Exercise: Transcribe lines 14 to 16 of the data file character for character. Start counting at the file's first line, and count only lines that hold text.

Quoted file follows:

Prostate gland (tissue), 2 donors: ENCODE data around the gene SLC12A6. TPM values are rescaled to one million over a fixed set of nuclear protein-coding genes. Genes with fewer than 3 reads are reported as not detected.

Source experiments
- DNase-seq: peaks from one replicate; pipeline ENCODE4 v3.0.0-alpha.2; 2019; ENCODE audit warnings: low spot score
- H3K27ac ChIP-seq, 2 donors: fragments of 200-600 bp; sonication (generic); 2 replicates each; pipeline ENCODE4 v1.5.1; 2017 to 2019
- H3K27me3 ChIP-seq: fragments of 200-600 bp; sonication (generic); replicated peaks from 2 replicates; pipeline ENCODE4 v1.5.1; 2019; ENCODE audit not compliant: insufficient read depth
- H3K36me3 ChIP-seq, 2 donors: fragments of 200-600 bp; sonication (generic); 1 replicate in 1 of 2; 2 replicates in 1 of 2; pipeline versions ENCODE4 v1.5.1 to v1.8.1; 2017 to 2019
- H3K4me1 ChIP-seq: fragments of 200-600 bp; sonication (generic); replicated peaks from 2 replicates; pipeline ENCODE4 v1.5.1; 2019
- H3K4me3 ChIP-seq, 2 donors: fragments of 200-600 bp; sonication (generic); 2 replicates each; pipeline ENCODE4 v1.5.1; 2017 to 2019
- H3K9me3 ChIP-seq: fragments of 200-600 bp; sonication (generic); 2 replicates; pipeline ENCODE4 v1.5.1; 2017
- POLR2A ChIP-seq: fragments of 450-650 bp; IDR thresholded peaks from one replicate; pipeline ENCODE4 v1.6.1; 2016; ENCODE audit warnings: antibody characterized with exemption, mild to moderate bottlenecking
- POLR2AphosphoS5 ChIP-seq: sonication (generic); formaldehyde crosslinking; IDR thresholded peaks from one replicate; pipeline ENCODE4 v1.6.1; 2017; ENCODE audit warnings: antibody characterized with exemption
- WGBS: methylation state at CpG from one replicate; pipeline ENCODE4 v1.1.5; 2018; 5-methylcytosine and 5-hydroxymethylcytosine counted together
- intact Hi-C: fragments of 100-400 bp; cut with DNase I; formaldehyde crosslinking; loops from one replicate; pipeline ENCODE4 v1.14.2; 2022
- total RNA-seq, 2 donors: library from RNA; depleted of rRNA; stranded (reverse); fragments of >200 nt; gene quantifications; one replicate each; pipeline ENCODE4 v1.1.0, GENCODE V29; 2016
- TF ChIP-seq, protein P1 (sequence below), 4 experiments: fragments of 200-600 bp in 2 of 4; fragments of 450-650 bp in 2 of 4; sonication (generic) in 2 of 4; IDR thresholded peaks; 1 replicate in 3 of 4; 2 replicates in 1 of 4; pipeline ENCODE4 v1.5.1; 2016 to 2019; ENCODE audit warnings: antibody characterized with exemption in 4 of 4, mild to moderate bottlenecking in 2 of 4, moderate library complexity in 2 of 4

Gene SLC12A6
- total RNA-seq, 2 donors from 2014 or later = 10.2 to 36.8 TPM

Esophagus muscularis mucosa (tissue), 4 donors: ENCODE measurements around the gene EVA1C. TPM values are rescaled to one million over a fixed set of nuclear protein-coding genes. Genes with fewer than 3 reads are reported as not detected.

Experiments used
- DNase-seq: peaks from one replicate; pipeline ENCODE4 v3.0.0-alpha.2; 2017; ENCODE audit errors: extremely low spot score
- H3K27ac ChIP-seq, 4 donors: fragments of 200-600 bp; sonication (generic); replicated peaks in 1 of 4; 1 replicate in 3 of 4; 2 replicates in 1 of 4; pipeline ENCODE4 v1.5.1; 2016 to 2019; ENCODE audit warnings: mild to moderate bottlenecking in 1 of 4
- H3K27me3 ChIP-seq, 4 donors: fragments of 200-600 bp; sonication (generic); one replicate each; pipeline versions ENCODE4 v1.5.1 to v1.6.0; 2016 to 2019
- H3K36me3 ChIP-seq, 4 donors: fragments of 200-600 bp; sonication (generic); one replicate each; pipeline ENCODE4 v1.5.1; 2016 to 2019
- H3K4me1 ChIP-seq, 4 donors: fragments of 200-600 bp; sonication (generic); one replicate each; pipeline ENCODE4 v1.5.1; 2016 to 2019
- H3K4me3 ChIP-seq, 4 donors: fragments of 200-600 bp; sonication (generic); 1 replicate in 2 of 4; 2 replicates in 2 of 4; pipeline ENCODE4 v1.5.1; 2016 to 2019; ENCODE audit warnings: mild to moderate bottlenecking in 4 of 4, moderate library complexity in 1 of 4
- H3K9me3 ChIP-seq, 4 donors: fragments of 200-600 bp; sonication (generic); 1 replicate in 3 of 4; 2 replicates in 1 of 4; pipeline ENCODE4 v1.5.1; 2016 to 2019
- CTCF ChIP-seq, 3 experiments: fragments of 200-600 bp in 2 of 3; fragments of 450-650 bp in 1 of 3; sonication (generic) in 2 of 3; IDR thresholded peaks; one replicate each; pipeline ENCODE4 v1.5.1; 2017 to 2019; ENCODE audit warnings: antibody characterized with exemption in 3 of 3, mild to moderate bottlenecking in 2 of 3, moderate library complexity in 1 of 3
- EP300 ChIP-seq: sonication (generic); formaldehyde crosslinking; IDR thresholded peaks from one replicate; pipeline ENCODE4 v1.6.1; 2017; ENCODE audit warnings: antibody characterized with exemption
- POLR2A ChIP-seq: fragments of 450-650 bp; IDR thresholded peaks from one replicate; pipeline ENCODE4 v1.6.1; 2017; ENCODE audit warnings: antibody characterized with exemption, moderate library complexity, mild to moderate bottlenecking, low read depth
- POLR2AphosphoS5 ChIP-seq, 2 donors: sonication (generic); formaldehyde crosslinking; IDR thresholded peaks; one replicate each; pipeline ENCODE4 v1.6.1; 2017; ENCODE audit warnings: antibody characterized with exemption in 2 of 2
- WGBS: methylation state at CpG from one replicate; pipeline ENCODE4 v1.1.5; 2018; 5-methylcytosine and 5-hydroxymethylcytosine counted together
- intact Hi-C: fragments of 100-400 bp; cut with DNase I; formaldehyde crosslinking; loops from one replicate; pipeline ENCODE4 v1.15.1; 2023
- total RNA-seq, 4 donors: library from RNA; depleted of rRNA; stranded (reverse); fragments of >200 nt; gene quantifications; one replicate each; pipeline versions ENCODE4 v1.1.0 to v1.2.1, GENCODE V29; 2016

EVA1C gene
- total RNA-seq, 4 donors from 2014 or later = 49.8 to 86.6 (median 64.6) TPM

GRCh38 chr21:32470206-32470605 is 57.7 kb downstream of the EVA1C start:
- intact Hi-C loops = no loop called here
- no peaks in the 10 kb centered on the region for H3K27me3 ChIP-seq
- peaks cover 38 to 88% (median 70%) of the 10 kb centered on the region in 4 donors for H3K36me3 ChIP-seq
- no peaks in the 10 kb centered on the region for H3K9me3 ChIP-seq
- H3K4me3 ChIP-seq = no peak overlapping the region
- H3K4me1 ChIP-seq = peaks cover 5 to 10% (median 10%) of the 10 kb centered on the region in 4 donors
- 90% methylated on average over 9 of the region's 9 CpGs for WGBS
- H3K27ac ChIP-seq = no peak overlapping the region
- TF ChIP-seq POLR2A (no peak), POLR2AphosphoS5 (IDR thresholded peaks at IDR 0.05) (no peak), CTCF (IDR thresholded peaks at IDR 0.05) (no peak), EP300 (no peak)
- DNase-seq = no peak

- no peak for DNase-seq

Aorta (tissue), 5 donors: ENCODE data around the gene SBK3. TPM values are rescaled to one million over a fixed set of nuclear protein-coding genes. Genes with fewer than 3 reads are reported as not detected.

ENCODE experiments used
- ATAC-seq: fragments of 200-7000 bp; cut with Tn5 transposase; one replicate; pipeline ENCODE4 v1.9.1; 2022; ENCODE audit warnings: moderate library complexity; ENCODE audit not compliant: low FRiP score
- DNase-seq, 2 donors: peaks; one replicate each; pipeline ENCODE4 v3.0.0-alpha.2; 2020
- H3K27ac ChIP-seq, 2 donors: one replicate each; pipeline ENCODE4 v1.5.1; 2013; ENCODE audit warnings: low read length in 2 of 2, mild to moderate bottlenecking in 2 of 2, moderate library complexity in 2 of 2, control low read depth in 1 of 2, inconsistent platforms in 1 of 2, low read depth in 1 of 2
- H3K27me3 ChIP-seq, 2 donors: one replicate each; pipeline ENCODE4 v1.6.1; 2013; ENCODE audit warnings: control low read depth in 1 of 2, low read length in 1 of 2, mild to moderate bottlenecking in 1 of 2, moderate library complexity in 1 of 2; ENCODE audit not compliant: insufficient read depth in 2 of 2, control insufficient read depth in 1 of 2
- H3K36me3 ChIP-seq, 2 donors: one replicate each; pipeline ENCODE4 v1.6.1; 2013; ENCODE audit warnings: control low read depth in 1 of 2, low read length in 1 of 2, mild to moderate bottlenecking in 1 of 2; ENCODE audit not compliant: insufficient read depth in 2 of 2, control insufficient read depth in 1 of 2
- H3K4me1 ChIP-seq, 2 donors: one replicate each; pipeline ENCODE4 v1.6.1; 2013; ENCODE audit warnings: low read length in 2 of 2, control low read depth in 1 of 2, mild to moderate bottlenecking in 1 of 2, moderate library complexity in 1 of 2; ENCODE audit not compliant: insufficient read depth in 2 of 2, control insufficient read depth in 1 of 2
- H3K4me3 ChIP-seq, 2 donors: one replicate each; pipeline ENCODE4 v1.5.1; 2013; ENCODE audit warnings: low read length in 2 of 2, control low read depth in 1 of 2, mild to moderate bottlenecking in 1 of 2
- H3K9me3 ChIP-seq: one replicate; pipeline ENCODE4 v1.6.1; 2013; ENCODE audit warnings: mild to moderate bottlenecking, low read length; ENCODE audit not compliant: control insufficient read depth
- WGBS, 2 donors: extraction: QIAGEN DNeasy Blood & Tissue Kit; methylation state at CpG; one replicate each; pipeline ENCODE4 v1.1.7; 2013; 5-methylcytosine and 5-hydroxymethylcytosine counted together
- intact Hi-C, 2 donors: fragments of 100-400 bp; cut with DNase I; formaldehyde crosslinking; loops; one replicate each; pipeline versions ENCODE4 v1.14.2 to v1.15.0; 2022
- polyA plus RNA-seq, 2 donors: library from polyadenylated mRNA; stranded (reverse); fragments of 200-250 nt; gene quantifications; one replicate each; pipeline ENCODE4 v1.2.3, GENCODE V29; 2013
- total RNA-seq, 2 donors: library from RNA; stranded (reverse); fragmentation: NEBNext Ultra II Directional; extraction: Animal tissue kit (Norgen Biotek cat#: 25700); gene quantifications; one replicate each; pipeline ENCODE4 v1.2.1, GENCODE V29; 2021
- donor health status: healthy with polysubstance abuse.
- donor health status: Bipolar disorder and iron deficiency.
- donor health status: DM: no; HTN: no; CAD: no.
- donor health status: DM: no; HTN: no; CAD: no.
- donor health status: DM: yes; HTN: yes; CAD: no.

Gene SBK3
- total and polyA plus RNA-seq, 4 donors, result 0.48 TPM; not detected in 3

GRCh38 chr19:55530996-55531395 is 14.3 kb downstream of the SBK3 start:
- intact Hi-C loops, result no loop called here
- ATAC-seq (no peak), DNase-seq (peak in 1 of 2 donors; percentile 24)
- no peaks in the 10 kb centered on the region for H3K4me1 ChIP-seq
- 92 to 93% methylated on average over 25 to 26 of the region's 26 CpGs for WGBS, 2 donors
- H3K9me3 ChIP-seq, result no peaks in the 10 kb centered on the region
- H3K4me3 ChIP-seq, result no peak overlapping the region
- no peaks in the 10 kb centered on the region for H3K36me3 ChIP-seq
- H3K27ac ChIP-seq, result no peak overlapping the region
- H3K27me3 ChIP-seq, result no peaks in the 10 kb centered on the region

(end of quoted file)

- total RNA-seq, 2 donors: library from RNA; depleted of rRNA; stranded (reverse); fragments of >200 nt; gene quantifications; one replicate each; pipeline ENCODE4 v1.1.0, GENCODE V29; 2016
- TF ChIP-seq, protein P1 (sequence below), 4 experiments: fragments of 200-600 bp in 2 of 4; fragments of 450-650 bp in 2 of 4; sonication (generic) in 2 of 4; IDR thresholded peaks; 1 replicate in 3 of 4; 2 replicates in 1 of 4; pipeline ENCODE4 v1.5.1; 2016 to 2019; ENCODE audit warnings: antibody characterized with exemption in 4 of 4, mild to moderate bottlenecking in 2 of 4, moderate library complexity in 2 of 4

Gene SLC12A6